In a playing sense, if you’re out of sight then, well…you might not be out of mind, but you’re certainly out of the picture. As such, it barely merited comment that another England squad was announced yesterday with no place in it for Dean Henderson. No alarms, no surprises. It is, after all, more than a year since he last played a Premier League game, while his solitary Three Lions appearance is over 18 months in the past.
The west Cumbrian, then, was hardly going to be sat at home on Tuesday morning, staring at his phone, waiting for Gareth Southgate to deliver the good news. As expected, Jordan Pickford, Nick Pope and Aaron Ramsdale got the goalkeeping berths for the Nations League games against Hungary, Germany and Italy, and this, for Henderson, is a keeper’s lot when he spends so much time on the second rung.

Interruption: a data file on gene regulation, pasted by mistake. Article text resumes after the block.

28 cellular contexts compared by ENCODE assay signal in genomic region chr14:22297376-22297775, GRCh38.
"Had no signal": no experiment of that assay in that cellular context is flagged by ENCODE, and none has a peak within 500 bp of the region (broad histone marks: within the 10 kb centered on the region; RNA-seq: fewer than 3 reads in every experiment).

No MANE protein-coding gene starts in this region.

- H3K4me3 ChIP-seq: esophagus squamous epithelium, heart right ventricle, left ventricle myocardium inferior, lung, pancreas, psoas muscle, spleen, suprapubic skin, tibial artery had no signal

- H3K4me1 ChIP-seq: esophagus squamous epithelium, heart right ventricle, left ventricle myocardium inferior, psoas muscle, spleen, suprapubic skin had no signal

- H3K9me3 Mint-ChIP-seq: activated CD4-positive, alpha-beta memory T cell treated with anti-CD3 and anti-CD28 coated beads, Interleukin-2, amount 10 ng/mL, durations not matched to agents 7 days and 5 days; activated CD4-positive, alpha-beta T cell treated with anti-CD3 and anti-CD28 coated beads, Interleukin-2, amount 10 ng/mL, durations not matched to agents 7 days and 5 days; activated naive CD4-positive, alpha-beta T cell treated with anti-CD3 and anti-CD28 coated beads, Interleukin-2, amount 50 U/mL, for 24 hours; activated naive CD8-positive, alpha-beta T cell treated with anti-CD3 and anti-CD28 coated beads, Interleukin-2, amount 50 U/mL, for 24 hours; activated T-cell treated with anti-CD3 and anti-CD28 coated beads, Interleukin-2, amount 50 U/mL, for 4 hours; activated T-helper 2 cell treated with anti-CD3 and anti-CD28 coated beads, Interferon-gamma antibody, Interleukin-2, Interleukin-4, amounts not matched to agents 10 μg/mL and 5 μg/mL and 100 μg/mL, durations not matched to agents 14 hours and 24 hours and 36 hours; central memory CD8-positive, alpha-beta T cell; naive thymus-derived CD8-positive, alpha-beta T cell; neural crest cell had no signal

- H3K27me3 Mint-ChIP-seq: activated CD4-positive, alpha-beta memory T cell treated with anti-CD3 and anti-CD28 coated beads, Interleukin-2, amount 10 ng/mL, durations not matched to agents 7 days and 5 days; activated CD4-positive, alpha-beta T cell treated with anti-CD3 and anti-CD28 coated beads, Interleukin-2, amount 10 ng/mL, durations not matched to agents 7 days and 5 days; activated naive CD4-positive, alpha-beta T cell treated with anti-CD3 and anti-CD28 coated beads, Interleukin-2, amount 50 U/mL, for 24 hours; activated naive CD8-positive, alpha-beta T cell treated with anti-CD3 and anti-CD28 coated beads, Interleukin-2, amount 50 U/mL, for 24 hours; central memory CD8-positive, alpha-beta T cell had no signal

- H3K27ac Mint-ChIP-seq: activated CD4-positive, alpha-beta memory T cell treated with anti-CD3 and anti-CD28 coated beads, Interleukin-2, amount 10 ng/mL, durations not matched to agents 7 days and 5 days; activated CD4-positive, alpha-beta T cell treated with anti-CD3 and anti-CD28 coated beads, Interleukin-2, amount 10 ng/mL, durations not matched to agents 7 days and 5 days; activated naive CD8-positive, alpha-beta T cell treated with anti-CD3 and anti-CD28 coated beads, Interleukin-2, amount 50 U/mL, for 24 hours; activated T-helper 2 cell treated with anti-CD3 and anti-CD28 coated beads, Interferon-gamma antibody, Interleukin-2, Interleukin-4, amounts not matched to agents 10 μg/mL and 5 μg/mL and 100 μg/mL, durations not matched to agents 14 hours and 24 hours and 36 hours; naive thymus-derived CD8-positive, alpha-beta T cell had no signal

He has been back-up to David de Gea at Manchester United for the entirety of 2021/22, making only three cup appearances. A long season can make it easy to forget that, only a year or so ago, Henderson had done remarkable things at a relatively young goalkeeping age: a lad from Whitehaven, already No1 at one of the biggest clubs in the land. An heir to Schmeichel, Van der Sar and co…and one of our own.
It is, in itself, a tribute to Henderson’s rise that, at 25, he can now be biting his fists in frustration at being regarded as the second-best goalkeeper at Manchester United since then. And yes – these are, sometimes, the breaks. Manchester United may not have performed like an elite club this season but, in certain respects at their level, the bar still remains enviably high.
This is not an appeal made predominantly with Carlisle United’s bank balance in mind. Yes, a permanent transfer for Henderson has the potential to deliver highly welcome revenue into the Blues’ coffers by way of a sell-on clause.